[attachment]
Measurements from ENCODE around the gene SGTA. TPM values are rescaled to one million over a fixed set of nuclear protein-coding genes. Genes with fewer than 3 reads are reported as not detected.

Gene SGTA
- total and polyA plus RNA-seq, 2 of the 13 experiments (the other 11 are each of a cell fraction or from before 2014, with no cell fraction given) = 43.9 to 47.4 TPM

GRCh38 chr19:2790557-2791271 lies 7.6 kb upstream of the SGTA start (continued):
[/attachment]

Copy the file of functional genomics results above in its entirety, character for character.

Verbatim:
Measurements from ENCODE around the gene SGTA. TPM values are rescaled to one million over a fixed set of nuclear protein-coding genes. Genes with fewer than 3 reads are reported as not detected.

Gene SGTA
- total and polyA plus RNA-seq, 2 of the 13 experiments (the other 11 are each of a cell fraction or from before 2014, with no cell fraction given) = 43.9 to 47.4 TPM

GRCh38 chr19:2790557-2791271 lies 7.6 kb upstream of the SGTA start (continued):